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NukfrorCommented:
If you are looking for "functional" differences, there really aren't any.  They both behave basically the same way.
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yuzhCommented:
In a programmer point of view not much differences between Solaris SPARC and x86, if
you don't have to do 64 bit binary.

In a system adm point of view there are something different between Sparc and x86 platform,
eg, prtdiag is not available for x86, not OBP for x86, the way the boot commands are different
between the the two system.

For learnning Solaris, Solaris x86 is good enough, most of the commands and configuration
etc are the same.

To learn more details, have a look at:

http:Q_21025601.html#11331854

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PsiCopCommented:
" If you are looking for "functional" differences, there really aren't any.  They both behave basically the same way."

I'm going to disagree slightly with that statement. There ARE a few differences.

For example, the anti-stack-smashing entries that many admins add to /etc/system ("set noexec_user_stack=1" and "set noexec_user_stack_log=1" don't work in the x86 version of Solaris. I don't think all their products are ported, and a number of 3rd party products also won't run or are not supported on the x86 version (the reverse is also true - I think Manhunt only works on Solaris x86 and not on Sparc). yuzh mentions some other differences.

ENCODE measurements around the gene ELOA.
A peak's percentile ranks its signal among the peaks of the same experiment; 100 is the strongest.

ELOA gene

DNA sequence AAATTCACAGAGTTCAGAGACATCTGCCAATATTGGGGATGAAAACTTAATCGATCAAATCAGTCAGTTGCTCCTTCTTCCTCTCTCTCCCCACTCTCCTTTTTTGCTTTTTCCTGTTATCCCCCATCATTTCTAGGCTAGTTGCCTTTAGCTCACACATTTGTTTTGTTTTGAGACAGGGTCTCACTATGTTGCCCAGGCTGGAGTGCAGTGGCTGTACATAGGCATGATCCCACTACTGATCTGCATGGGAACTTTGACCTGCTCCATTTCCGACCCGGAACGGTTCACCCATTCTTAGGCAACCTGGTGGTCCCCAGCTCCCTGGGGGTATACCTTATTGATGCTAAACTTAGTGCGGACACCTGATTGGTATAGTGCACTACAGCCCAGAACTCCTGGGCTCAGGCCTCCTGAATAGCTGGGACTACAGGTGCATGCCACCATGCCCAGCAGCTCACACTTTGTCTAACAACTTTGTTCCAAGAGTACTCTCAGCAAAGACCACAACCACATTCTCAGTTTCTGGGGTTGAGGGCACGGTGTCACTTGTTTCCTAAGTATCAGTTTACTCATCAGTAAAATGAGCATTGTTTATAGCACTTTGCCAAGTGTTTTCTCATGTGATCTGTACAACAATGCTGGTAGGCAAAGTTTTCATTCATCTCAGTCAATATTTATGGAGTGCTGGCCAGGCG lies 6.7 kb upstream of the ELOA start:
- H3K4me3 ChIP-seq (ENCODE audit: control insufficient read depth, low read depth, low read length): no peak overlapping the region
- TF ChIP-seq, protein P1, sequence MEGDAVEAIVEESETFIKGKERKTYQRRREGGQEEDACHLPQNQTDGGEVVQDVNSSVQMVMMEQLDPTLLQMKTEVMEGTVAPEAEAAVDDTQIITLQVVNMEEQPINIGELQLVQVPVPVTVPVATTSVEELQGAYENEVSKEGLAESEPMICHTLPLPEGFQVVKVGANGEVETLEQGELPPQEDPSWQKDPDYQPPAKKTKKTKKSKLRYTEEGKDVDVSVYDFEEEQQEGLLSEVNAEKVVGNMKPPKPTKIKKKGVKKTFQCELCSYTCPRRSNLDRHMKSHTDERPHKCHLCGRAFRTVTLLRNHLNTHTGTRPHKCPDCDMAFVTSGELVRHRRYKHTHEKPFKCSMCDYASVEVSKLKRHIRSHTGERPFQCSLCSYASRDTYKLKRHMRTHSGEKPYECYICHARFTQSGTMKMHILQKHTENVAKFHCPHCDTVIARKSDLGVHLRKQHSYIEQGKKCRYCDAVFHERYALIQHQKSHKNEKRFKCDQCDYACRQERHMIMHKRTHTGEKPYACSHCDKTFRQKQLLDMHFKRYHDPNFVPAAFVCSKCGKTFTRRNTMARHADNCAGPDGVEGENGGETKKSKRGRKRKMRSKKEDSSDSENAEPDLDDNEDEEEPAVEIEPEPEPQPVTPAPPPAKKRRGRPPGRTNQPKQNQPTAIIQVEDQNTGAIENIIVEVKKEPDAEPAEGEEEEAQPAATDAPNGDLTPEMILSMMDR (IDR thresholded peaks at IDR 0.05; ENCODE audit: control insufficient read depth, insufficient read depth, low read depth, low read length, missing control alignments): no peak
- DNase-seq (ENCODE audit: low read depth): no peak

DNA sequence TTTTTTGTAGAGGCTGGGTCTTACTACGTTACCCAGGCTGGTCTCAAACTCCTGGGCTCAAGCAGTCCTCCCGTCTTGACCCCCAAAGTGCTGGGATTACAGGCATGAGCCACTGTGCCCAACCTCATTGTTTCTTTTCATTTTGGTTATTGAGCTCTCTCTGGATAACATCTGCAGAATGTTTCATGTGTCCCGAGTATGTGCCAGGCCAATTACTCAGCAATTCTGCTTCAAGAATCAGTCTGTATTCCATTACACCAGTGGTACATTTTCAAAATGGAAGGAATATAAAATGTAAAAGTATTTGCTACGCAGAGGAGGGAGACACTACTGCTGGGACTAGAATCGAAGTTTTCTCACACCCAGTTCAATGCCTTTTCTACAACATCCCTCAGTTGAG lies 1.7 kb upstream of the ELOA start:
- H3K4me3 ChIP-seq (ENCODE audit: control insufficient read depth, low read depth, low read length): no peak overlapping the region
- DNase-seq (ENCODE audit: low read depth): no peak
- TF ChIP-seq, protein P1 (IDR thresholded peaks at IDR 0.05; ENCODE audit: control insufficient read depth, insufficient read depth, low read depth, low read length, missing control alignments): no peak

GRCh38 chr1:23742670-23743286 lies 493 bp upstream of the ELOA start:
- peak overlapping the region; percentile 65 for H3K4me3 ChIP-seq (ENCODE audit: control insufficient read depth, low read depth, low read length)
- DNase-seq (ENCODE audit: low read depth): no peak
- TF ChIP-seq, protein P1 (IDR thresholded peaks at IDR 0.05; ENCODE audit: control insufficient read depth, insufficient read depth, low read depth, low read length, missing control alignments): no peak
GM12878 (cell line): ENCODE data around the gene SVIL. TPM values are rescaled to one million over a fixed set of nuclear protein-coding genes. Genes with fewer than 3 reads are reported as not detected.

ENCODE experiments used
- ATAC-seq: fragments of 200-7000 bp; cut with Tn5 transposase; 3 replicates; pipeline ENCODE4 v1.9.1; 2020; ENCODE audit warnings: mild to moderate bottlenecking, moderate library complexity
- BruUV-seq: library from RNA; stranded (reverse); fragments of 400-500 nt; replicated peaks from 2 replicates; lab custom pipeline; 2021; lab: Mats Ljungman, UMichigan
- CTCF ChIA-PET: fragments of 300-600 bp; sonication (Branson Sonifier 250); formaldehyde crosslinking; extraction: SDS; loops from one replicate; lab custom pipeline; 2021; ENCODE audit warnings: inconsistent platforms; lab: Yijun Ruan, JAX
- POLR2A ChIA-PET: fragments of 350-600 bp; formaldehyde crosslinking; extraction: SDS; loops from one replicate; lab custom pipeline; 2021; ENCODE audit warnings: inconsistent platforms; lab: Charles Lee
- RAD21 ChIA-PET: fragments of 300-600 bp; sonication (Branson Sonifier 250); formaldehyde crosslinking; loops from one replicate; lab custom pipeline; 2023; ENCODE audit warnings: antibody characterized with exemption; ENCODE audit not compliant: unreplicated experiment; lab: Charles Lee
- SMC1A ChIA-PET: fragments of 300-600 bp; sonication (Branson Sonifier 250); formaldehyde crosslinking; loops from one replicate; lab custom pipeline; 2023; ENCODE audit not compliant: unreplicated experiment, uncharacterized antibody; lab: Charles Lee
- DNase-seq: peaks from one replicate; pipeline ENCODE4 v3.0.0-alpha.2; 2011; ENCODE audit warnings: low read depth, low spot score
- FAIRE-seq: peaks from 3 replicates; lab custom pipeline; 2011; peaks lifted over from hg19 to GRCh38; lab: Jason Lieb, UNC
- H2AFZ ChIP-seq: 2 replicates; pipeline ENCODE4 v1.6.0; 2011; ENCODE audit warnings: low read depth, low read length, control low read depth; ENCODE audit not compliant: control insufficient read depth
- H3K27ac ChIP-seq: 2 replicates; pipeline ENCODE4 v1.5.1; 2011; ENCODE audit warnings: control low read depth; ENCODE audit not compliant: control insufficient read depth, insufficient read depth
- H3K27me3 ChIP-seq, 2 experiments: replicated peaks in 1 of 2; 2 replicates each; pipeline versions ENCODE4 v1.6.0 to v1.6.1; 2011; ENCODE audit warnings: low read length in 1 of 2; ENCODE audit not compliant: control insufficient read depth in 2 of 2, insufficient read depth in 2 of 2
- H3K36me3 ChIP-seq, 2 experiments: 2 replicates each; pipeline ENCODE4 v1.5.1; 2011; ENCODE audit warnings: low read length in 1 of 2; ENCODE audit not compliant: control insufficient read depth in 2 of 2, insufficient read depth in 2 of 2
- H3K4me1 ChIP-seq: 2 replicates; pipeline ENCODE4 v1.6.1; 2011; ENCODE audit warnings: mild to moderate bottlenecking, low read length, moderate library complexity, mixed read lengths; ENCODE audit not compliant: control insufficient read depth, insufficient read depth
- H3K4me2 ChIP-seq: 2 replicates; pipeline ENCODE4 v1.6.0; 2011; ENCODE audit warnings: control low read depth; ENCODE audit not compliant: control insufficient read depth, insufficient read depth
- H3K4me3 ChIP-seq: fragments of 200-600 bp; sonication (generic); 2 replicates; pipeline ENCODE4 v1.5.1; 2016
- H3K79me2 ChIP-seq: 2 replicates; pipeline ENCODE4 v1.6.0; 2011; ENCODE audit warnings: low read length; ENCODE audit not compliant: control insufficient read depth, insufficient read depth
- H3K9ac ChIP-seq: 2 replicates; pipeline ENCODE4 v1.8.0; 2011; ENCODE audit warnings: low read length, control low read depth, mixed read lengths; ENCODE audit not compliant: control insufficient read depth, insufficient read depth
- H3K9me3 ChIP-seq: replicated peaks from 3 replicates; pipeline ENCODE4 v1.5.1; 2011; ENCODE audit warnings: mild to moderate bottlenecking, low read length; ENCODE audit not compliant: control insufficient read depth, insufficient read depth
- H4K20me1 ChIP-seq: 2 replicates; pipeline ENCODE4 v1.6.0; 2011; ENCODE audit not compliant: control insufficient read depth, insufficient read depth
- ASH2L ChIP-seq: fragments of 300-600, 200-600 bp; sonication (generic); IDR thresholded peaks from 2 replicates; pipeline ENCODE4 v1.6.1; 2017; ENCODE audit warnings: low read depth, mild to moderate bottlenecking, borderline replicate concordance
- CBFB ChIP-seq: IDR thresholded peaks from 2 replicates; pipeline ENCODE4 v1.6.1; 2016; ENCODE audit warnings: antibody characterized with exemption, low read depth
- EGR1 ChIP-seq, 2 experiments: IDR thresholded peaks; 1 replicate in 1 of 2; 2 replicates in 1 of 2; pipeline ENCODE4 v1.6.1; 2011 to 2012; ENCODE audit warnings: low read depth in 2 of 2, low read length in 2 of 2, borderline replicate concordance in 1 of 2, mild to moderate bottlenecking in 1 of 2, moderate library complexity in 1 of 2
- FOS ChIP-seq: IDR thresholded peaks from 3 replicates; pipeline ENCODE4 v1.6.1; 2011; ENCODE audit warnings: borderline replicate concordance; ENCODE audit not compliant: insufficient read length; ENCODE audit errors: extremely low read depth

But, to give you an answer that might explain it more clearly, only about 5% of the Solaris code-base is hardware-dependent. Everything else about the OS is pretty much hardware-agnostic; it doesn't care what hardware it runs on. So, its fairly easy for Sun to port it to x86 (obviously, they develop their code on Sparc).
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Charley420Author Commented:
Thanks everyone for responding to the post and providing the URL to the necessary reference sites.

Regards,
James

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PsiCopCommented:
Nukfror (and anyone else interested): My Question is now open at --> http://www.experts-exchange.com/Operating_Systems/Linux/Q_21154824.html
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gsuresshCommented:
Hi James...
   You can install/simulate solaris 9.0 Intel Edition in VMware 4.5.2 version..

Thanks & Regards,
Suresh.
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NukfrorCommented:
One thing I just found out about - and its been around for a while is QEMU (http://fabrice.bellard.free.fr/qemu/).  It supposedly supports booting Solaris x86 as a guest OS but I'm not having much luck trying to get Solaris 10 X86 rev 86 to install.  CD starts booting but I get loads of PCI bus timeouts.

Anyway, you might be able to be Solaris 9 x86 to boot on this thing.  I don't have the Sol9x86 install CDs at the moment to try it out.

But Solaris 10 x86 rev 69 runs just great on my laptop using VMware workstation.